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Theses Doctoral

Development of semi-automated steady state exogenous contrast cerebral blood volume mapping

Provenzano, Frank Anthony

Functional magnetic resonance imaging (fMRI) as it exists, in its many forms and vari- ants, has revolutionized the fields of neurology and psychology by revealing functional differences non-invasively. Although blood oxygenation level dependent (BOLD) fMRI is used interchangeably with fMRI, it measures one single difference in a phys- iological measurement using a set sequence. As such, there are other established changes in the brain that relate to blood movement and capacity that can also be measured using MRI. One measure, exogenous steady state cerebral blood volume, uses a bolus routine contrast agent administered intravenously alongside a pair of high resolution ‘structural-like’ MRI images to provide detailed information within small cortical and subcortical structures.
In this thesis I design a semi-automated algorithm to generate maps of steady state exogenous cerebral blood volume magnetic resonance imaging datasets. To do this I developed an algorithm and tested it on existing MRI scanning protocols. A series of automated pre-processing steps are developed and tested, including automated scan flagging for artifacts and requisite vascular segmentation. Then, a methodology is developed to create cerebral blood volume (CBV) region of interest (ROI) masks that can then be applied on an existing database to test known CBV dysfunction in a group of patients at high risk for psychosis. Finally, we develop an experiment to see if template based cerebral blood alterations co-registered with class segmentation maps have any positive predictive value in determining disease state in a well characterized cohort of five age-matched groups in an Alzheimer’s disease neuroimaging study.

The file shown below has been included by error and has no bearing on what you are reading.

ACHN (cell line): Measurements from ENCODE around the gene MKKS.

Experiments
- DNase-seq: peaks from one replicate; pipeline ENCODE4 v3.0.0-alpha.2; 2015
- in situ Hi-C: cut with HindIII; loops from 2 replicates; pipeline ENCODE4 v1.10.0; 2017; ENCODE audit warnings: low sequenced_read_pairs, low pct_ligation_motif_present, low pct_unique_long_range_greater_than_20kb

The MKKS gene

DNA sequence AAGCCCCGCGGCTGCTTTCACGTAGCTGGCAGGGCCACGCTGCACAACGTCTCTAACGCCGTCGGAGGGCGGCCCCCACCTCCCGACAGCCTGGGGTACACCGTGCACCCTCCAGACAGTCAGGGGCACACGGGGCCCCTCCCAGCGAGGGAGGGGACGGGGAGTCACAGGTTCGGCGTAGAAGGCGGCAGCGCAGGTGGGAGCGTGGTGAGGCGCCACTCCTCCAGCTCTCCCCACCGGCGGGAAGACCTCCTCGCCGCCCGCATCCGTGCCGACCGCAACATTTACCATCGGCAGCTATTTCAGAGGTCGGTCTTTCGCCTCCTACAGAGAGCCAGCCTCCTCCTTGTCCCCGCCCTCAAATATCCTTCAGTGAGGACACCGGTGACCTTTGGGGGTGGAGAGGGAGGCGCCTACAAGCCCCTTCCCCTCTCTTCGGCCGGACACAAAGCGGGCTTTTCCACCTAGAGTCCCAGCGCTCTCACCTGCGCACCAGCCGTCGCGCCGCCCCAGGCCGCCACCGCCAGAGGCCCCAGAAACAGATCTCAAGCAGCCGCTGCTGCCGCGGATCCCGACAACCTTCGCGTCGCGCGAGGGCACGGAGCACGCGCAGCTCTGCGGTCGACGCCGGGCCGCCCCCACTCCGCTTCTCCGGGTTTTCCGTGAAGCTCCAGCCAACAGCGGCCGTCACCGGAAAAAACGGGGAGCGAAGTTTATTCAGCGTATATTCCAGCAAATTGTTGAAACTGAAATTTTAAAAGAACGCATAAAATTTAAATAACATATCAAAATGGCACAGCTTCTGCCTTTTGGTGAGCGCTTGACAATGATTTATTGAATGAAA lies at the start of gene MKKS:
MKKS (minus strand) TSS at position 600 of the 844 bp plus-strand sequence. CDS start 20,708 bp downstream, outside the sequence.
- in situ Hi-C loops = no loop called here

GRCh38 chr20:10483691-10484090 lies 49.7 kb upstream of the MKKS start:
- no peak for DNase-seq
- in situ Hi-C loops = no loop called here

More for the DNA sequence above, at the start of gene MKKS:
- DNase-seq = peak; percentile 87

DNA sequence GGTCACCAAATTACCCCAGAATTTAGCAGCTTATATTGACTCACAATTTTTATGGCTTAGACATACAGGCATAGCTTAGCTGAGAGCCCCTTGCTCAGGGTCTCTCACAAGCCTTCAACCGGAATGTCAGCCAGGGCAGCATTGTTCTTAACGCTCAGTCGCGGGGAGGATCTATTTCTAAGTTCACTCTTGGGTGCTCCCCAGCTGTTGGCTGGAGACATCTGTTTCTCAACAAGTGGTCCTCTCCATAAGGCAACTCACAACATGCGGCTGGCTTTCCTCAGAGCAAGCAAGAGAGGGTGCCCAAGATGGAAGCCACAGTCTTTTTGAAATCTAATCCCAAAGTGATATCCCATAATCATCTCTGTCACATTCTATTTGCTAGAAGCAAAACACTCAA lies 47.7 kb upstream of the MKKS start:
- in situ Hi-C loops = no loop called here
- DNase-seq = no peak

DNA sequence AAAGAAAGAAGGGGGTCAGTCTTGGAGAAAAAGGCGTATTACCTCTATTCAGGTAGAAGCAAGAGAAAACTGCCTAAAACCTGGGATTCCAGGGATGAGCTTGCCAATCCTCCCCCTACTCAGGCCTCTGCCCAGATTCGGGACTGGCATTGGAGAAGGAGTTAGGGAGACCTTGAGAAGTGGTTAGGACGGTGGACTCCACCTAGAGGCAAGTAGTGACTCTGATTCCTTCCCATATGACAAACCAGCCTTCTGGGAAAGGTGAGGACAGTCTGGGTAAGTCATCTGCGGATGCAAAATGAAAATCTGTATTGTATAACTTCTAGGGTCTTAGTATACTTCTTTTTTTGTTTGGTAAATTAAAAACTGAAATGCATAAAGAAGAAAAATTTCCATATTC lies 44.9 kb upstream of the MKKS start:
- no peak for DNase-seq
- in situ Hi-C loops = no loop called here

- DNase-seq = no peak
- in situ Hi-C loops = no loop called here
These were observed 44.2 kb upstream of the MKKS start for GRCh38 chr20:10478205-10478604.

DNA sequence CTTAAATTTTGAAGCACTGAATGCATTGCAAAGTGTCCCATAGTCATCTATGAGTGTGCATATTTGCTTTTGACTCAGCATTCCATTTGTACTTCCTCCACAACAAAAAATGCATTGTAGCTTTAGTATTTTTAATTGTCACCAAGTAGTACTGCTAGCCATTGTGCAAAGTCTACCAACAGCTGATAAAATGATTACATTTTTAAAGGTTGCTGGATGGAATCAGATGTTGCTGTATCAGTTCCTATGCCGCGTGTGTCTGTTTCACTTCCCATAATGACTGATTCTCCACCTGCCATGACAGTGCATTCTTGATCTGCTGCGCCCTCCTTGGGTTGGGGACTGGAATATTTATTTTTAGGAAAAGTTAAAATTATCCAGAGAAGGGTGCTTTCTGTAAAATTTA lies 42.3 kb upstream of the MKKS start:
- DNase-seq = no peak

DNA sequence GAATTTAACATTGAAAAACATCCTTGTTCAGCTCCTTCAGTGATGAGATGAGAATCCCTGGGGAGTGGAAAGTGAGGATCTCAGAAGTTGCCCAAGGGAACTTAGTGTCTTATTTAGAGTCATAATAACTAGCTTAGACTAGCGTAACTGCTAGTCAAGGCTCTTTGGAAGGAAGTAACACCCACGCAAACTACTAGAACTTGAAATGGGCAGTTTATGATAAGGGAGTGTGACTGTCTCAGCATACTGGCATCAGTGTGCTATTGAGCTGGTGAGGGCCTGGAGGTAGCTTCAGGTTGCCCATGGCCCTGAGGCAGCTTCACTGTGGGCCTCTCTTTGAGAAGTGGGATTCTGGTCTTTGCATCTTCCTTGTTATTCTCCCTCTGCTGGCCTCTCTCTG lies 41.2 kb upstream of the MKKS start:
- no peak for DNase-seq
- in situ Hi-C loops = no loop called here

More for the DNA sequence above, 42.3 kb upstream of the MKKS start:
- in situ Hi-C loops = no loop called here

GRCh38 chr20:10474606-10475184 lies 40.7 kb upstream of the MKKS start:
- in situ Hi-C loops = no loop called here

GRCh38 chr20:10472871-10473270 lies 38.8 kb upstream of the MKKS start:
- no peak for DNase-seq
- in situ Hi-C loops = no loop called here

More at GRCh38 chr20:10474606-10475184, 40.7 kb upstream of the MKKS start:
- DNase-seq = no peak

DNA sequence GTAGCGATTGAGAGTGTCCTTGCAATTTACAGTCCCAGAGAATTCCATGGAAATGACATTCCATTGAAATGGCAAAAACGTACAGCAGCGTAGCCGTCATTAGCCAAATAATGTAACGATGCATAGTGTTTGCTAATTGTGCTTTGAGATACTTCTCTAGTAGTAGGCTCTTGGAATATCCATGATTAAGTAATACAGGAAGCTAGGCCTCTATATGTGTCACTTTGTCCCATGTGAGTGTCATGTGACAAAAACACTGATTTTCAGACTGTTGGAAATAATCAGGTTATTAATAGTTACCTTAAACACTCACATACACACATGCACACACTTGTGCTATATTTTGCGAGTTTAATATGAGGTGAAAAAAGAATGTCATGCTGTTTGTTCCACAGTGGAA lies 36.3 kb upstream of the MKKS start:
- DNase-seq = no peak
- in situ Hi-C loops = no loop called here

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More About This Work

Academic Units
Biomedical Engineering
Thesis Advisors
Laine, Andrew F.
Degree
Ph.D., Columbia University
Published Here
January 29, 2016
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